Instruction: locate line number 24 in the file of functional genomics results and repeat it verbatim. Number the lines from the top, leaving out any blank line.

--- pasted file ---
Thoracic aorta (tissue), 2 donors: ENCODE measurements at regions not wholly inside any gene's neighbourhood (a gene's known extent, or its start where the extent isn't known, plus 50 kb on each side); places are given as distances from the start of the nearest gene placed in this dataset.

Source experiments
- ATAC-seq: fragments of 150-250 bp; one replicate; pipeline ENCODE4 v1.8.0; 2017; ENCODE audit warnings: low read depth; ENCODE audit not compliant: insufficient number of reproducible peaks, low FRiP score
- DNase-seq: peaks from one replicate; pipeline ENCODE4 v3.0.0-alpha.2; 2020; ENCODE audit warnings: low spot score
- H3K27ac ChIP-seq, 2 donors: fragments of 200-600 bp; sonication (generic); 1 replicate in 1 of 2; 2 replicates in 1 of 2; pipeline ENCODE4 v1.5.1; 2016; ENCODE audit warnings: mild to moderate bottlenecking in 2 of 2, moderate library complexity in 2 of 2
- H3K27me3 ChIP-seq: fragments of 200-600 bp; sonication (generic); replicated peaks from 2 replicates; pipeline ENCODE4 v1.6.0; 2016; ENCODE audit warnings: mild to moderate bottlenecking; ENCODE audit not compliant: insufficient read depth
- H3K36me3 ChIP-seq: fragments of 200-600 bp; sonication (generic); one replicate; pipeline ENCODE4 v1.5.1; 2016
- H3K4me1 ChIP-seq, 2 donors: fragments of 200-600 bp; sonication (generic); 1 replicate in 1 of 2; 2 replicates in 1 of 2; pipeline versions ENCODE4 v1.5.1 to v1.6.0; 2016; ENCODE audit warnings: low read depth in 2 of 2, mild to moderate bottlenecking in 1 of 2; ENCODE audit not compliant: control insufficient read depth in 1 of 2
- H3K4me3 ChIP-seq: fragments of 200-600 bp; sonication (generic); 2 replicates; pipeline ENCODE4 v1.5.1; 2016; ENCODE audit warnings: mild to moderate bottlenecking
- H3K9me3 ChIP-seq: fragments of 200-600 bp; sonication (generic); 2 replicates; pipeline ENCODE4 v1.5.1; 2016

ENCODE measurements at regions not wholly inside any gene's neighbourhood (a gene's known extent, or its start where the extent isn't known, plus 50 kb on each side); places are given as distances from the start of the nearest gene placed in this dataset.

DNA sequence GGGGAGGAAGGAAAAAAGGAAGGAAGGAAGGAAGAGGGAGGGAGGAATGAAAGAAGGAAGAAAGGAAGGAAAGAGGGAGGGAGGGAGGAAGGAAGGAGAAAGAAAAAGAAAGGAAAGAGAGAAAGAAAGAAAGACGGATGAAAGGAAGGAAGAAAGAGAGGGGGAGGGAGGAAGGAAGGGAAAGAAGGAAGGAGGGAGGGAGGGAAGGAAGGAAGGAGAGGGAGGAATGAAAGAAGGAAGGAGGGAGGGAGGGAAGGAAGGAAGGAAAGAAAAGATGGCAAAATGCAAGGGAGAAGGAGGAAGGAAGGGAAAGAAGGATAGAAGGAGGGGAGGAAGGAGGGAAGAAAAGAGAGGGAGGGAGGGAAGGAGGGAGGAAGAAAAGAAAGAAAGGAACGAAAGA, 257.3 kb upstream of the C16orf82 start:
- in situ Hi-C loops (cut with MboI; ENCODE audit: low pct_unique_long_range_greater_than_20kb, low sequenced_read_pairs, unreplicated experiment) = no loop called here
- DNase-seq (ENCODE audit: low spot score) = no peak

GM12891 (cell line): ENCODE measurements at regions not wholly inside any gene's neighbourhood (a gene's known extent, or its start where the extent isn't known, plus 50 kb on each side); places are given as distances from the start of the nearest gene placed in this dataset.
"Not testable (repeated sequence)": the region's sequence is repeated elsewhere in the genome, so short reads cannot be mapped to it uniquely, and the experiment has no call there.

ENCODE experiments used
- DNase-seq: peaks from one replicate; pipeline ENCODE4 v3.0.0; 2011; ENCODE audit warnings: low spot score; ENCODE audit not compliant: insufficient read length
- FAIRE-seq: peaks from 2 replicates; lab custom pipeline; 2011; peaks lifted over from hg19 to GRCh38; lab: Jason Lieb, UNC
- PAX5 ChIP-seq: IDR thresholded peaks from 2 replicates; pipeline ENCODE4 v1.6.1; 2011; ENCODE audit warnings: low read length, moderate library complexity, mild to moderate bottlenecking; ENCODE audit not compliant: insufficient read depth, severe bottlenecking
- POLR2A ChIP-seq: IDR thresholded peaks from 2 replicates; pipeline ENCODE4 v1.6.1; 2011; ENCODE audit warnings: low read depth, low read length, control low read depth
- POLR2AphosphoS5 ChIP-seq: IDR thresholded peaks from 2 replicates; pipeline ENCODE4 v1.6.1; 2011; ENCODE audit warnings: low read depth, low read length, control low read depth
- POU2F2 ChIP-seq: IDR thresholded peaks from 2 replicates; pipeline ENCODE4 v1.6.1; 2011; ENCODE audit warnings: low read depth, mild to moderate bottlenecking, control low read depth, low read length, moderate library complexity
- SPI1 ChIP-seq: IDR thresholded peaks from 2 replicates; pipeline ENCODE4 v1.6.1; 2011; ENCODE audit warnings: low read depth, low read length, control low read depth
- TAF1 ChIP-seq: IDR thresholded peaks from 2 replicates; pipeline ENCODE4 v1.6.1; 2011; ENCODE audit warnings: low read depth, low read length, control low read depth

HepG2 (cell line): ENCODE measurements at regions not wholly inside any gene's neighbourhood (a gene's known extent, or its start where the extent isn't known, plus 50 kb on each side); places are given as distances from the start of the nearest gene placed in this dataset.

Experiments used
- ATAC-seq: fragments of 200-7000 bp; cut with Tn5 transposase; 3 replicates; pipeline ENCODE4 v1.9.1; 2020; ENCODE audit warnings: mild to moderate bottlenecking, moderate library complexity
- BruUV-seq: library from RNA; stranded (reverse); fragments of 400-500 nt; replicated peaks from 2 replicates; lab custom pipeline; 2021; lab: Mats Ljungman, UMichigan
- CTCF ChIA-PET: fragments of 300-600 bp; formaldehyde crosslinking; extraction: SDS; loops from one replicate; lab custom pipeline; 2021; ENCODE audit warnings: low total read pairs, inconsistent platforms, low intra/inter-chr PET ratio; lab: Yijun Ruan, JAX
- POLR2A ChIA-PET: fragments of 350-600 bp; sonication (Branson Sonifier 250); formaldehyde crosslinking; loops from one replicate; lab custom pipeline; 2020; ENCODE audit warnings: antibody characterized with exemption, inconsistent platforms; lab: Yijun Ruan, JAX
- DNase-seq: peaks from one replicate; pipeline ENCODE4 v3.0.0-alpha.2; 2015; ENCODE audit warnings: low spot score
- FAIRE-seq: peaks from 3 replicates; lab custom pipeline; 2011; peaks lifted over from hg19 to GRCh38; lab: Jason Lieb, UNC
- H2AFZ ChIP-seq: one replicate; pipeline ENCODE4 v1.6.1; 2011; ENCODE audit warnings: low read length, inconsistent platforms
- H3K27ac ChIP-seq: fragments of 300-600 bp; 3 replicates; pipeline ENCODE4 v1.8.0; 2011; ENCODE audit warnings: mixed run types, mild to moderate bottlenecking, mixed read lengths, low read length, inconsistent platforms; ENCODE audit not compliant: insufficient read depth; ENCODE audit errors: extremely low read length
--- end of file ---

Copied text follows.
- SPI1 ChIP-seq: IDR thresholded peaks from 2 replicates; pipeline ENCODE4 v1.6.1; 2011; ENCODE audit warnings: low read depth, low read length, control low read depth